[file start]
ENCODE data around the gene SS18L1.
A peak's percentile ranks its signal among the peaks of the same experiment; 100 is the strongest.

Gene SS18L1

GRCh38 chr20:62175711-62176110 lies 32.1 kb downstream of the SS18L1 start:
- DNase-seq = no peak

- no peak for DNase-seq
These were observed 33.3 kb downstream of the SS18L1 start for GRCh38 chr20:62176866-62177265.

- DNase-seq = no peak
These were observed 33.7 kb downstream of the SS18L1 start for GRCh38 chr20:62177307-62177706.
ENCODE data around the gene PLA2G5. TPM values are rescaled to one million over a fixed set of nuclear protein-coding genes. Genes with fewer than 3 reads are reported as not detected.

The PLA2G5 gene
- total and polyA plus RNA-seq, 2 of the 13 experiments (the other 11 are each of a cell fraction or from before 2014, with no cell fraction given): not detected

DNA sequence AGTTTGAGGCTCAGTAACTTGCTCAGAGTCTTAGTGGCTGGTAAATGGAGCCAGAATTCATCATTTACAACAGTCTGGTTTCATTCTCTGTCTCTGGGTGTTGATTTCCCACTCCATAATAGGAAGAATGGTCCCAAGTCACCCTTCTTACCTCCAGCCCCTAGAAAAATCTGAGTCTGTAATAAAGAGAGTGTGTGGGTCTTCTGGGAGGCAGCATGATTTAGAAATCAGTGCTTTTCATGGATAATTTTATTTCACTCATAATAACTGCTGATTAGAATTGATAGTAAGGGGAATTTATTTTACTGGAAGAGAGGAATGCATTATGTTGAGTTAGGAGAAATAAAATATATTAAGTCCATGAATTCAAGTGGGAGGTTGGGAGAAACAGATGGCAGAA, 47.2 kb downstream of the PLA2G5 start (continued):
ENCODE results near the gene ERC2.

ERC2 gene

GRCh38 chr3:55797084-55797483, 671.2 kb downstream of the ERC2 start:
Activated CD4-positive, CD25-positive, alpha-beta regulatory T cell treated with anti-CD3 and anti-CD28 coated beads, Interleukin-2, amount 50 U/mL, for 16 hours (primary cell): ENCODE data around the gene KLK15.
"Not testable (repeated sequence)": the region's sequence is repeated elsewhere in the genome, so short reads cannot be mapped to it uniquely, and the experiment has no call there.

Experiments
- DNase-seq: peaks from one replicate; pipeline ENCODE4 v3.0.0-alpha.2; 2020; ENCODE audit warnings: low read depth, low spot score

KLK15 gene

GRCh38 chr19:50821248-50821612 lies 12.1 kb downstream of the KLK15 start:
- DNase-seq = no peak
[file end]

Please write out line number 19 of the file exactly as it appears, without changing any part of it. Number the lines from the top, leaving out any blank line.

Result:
Experiments